3d. In the 9th article, at the end of the 2d paragraph, after the words “for the benefit of the United States,” add “provided, nevertheless, that all lands within these states, the property of which, before the present war, was vested in the crown of Great Britain, or out of which revenues from quitrents arise, payable to the said crown, shall be deemed, taken, and considered, as the property of these United States, and be disposed of and appropriated by Congress for the benefit of the whole confederacy—reserving, however, to the states, within whose limits such crown lands may be the entire and complete jurisdiction thereof.”
Question put — passed in the negative; 1 ay, 9 noes.
The delegates from CONNECTICUT, being called on, produced instructions, and thereupon moved the following amendments: —
1st. In the 8th article, after the words “in proportion to,” strike out what follows, to the end of the sentence, and in lieu thereof insert “the number of inhabitants in each state.”
Question put — passed in the negative; 3 ayes, 9 noes.
2d. In the 9th article, at the end of the 5th paragraph, add the words following: “provided, that no land army shall be kept up by the United States in time of peace; nor any officers or pensioners kept in pay by them, who are not in actual service, except such as are or may be rendered unable to support themselves, by wounds received in battle, in the service of the said states, agreeably to the provisions already made by a resolution of Congress.”
Question put — passed in the negative; 1 ay, 11 noes.
Thursday,June 25, 1778. — Congress took into consideration the representation from NEW JERSEY, on the Articles of Confederation, which was read as follows: —
“To the United States in Congress assembled, the representation of the Legislative Councils and General Assembly of the state of New Jersey showeth, —
“That the Articles of Confederation and Perpetual Union, between the states of New Hampshire, Massachusetts Bay, Rhode Island and Providence Plantations, Connecticut, New York, New Jersey, Pennsylvania, Delaware, Maryland, Virginia, North Carolina, South Carolina, and Georgia, proposed by the honorable Congress of the said states, severally, for their consideration, have been by us fully and attentively considered, on which we beg leave to remark as follows: —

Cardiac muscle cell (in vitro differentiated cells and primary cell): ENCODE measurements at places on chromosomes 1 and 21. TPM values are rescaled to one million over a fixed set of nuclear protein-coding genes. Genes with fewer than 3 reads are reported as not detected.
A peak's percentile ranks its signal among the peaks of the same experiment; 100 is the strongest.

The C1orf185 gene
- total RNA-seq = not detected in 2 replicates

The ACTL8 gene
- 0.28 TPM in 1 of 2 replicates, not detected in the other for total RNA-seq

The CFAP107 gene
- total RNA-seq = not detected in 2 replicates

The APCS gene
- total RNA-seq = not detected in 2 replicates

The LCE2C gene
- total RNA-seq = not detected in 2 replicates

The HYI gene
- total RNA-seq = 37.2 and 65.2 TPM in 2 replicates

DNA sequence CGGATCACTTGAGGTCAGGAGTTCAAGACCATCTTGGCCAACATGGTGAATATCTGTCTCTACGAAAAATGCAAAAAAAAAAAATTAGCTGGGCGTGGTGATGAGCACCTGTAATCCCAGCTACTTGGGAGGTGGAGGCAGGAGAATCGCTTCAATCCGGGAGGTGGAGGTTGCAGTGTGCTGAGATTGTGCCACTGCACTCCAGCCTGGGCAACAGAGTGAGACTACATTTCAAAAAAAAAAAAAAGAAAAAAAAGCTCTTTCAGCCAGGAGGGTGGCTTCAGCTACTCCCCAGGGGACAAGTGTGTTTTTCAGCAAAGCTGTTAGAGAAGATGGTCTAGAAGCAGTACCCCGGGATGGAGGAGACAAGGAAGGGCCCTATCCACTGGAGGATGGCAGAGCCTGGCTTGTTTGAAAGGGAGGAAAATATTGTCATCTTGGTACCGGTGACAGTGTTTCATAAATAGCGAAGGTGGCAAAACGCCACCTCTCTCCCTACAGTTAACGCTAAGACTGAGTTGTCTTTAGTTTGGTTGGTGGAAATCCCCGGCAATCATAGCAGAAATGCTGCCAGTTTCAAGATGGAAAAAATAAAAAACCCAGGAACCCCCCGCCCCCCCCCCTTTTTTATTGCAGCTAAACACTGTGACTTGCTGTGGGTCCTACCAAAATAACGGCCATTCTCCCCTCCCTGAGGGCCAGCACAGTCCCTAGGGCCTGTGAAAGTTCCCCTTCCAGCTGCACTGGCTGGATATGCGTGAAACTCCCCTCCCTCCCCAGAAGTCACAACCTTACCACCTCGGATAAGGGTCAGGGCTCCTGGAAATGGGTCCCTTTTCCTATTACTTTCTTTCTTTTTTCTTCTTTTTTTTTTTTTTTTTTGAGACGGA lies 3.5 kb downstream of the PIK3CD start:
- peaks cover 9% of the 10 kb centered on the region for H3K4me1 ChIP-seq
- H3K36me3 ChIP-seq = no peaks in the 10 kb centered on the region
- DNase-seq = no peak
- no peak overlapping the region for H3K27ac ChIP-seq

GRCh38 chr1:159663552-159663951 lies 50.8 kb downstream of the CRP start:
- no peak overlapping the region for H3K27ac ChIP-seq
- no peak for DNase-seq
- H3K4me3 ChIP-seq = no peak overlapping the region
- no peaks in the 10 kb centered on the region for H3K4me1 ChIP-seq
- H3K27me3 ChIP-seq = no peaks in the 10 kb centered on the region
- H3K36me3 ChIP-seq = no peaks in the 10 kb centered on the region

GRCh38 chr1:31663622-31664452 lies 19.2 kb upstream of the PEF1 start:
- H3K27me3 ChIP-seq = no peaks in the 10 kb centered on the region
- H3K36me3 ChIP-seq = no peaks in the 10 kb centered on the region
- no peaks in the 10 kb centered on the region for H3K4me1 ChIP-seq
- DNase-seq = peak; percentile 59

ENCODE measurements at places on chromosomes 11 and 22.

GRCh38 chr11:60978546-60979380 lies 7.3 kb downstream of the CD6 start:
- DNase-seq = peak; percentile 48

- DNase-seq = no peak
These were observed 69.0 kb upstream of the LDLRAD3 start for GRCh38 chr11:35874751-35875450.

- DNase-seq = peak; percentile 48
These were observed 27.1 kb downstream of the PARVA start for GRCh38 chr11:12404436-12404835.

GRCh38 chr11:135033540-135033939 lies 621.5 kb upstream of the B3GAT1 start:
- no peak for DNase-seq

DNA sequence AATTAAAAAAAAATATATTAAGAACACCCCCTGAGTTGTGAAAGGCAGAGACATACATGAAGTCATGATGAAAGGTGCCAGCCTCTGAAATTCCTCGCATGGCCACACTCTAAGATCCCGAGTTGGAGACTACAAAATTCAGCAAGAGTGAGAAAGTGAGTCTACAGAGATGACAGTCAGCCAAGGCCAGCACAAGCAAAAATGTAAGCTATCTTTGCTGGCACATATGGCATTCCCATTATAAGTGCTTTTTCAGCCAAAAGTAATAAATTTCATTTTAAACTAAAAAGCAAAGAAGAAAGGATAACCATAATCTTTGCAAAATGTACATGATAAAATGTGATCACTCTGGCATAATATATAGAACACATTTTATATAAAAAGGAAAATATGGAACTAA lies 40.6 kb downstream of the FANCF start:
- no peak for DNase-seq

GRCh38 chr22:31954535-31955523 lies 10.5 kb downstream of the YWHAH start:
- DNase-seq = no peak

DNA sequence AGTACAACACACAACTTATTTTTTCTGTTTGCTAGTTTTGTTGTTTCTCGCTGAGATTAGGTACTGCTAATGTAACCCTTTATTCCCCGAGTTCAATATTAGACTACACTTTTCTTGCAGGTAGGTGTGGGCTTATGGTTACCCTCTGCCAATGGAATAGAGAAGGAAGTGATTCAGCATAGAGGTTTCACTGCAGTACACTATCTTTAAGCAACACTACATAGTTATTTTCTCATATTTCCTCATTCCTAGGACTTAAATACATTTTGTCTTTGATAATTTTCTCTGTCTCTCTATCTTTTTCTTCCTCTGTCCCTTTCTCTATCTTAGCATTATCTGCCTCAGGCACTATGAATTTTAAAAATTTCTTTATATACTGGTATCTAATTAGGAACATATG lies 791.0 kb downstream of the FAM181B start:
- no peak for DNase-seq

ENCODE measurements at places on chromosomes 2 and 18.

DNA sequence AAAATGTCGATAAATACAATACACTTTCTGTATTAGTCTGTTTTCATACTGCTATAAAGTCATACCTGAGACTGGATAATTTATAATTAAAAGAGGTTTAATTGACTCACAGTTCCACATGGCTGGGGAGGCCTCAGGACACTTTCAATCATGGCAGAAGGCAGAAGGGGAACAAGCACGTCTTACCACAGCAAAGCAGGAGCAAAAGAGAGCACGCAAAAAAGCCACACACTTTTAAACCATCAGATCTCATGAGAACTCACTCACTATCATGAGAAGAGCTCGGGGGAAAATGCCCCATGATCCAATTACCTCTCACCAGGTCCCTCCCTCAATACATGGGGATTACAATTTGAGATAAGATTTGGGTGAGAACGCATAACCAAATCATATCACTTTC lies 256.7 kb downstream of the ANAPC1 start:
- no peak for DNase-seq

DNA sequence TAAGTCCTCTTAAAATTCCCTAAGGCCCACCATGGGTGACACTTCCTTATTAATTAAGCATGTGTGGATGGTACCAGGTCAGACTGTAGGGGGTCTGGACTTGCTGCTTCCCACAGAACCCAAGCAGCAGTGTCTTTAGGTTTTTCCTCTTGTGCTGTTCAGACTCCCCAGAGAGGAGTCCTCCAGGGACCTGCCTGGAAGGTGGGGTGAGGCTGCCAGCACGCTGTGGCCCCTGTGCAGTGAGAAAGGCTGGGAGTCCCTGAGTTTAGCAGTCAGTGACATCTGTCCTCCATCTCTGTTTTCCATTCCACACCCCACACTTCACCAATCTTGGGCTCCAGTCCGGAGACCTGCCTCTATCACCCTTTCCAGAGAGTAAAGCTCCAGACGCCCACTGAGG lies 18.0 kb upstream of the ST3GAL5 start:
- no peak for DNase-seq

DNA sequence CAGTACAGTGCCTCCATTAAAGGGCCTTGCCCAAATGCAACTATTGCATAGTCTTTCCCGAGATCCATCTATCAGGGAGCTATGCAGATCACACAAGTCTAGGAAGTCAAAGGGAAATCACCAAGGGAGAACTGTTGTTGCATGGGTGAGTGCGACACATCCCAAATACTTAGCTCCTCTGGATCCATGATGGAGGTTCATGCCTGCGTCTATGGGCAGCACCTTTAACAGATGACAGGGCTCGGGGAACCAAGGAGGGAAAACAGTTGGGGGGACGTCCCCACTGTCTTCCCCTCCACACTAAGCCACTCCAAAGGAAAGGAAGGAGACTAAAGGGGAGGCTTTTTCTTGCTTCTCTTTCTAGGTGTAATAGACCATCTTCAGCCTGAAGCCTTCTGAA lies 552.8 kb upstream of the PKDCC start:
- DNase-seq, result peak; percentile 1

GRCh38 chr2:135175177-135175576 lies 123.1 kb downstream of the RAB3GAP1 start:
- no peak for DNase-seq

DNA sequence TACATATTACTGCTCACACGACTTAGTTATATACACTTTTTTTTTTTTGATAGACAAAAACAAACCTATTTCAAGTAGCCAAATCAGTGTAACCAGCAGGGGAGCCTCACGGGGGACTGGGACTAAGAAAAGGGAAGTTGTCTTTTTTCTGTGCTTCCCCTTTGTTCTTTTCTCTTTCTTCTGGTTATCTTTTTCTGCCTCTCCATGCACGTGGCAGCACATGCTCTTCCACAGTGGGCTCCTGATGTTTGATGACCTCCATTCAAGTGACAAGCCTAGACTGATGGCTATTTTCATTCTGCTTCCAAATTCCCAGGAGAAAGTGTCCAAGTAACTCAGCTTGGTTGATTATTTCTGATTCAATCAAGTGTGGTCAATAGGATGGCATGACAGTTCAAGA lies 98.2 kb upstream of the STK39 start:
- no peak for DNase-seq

“1st. In the 5th article, where, among other things, the qualifications of the delegates from the several states are described, there is no mention of any oath, test, or declaration, to be taken or made by them previous to their admission to seats in Congress. It is indeed to be presumed, the respective states will be careful that the delegates they send to assist in managing the general interests of the Union take the oaths to the government from which they derive their authority; but as the United States, collectively considered, have interests as well as each particular state, we are of opinion that some test or obligation, binding upon each delegate, while he continues in the trust, to consult and pursue the former as well as the latter, and particularly to assent to no vote or proceeding which may violate the general confederation, is necessary. The laws and usages of all civilized nations evince the propriety of an oath on such occasions, and the more solemn and important the deposit, the more strong and explicit ought the obligation to be.
“2d. By the 6th and 9th articles, the regulation of trade seems to be committed to the several states within their separate jurisdiction, in such a degree as may involve many difficulties and embarrassments and be attended with injustice to some states in the Union. We are of opinion that the sole and exclusive power of regulating the trade of the United States with foreign nations ought to be clearly vested in the Congress, and that the revenue arising from all duties and customs imposed thereon ought to be appropriated to the building, equipping, and manning a navy, for the protection of the trade and defence of the coasts, and to such other public and general purposes as to the Congress shall seem proper, and for the common benefit of the states. This principle appears to us to be just; and it may be added, that a great security will, by this means, be derived to the Union, from the establishment of a common and mutual interest.
“3d. It is wisely provided, in the 6th article, that no body of forces shall be kept up by any state in time of peace, except such number only as, in the judgment of the United States in Congress assembled, shall be deemed requisite to garrison the forts necessary for the defence of such states. We think it ought also to be provided, and clearly expressed, that no body of troops be kept up by the United States in time of peace, except such number only as shall be allowed by the assent of nine states. A standing army, a military establishment, and every appendage thereof, in time of peace, is totally abhorrent from the ideas and principles of this state. In the memorable act of Congress, declaring the United Colonies free and independent states, it is emphatically mentioned, as one of the causes of separation from Great Britain, that the sovereign thereof had kept up among us, in time of peace, standing armies, without the consent of the legislatures. It is to be wished the liberties and happiness of the people may, by the Confederation, be carefully and explicitly guarded in this respect.